Today (April 10, 2016) starts National Crime Victims’ Rights Week. Some of our regular readers might be aware that The Final Twist Writers Society tends toward mystery based fiction. This genre is a fertile ground for crime-based drama and suspense. It can be a real treat to follow a good mystery through to the end and see the victims of the crime given a concrete answer to the who or how.
Not everyone, however, considers the ramifications of the mental and social impacts that the victims of a crime can suffer after the crime has been solved. Has the sentence or resolution been satisfactory enough to count as “Justice”? Will the perpetrator be free in the future to commit another crime if they do not reform? How many of those close to the victim are supportive and sympathetic throughout the healing process? How many blame the victim and seek to free the perpetrator?
All of these questions and so many more can be explored with writing. For those who are thinking of a person in your life that may have suffered victimization, perhaps you realized the lack of material that is available to assist in dealing with the financial, physical, and psychological impacts.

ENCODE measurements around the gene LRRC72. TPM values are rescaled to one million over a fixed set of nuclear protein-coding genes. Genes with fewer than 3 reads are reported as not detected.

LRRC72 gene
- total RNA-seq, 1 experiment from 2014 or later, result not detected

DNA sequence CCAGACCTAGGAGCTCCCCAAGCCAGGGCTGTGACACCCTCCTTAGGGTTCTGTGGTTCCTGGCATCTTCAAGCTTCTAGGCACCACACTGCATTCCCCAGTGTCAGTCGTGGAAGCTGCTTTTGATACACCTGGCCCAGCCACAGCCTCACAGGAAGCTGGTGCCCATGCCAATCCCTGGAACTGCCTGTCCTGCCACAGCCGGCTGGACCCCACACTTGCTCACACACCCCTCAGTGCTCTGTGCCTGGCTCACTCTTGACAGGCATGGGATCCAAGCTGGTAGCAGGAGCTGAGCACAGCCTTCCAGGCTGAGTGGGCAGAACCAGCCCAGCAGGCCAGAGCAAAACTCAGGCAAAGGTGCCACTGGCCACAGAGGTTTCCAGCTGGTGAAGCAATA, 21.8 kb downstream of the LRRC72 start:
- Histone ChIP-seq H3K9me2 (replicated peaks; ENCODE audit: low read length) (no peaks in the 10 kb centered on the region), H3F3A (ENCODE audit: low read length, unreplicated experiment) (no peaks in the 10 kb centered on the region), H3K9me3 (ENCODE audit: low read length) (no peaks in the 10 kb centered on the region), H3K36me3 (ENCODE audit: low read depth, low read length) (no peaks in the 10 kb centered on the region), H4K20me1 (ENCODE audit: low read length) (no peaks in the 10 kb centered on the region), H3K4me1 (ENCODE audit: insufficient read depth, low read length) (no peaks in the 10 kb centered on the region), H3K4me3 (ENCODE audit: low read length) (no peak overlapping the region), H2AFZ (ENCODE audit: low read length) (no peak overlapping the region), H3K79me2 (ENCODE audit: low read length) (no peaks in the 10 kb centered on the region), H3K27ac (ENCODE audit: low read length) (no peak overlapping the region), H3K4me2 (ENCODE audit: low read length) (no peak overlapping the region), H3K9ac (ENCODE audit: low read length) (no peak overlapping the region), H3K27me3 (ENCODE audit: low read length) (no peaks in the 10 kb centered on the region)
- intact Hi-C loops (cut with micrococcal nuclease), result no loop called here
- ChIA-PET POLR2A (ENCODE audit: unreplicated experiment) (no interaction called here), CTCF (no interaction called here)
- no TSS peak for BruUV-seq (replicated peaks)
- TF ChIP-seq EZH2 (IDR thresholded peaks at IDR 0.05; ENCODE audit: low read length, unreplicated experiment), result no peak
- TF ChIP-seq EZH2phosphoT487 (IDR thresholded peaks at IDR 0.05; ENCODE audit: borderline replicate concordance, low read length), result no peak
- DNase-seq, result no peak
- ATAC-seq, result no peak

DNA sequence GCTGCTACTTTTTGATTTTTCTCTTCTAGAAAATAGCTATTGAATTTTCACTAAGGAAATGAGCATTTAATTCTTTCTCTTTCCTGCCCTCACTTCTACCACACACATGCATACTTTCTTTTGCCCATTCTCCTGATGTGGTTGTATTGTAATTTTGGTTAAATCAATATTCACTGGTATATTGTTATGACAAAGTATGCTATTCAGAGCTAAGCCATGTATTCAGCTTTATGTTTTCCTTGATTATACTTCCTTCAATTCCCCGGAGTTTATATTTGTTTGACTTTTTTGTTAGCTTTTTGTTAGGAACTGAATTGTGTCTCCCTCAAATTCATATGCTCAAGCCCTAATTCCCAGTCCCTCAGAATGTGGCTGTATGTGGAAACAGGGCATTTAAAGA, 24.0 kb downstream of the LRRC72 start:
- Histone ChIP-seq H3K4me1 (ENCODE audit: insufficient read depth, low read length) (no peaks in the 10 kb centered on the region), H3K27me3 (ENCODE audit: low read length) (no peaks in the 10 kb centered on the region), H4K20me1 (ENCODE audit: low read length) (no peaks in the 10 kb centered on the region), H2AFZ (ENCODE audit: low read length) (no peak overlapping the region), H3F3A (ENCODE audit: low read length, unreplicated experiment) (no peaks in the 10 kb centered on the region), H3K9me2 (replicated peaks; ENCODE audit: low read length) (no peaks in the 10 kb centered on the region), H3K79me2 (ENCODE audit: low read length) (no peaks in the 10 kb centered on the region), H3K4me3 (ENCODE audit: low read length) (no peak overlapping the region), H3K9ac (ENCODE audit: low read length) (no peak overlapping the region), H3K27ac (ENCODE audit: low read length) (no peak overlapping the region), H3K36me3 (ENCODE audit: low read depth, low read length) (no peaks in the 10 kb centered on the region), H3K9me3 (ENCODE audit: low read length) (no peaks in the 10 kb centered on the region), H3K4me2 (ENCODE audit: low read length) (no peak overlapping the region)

Writing mystery fiction that educates readers on victims’ rights can contribute to allowing someone to come to a sense of peace or reduce the burden of guilt and social stigma associated with being involved in a crime. It is not just those who are victims that can benefit. Individuals that were never involved can sometimes make it seem as if they are justified in blaming the victim for actions or even just thoughts that precipitated the crime. This is an absurd and damaging attitude. Victimizing another human being is senseless. It can happen without reason, provocation, or warning and regardless of preventative measures.
Use the mystery you create to not only raise someone’s pulse with that last-second deduction, but to also highlight how much understanding and sympathy can alleviate the burden that victims can be forced to undertake if their lives are turned upside down by crime. How your characters react to a resolved crime situation can go a long way toward paving the path for those who are reading the story to behave. Not only that, but how you address some of the possibilities for victims’ rights education can lead to a mind bending sequel!
Some educational resources: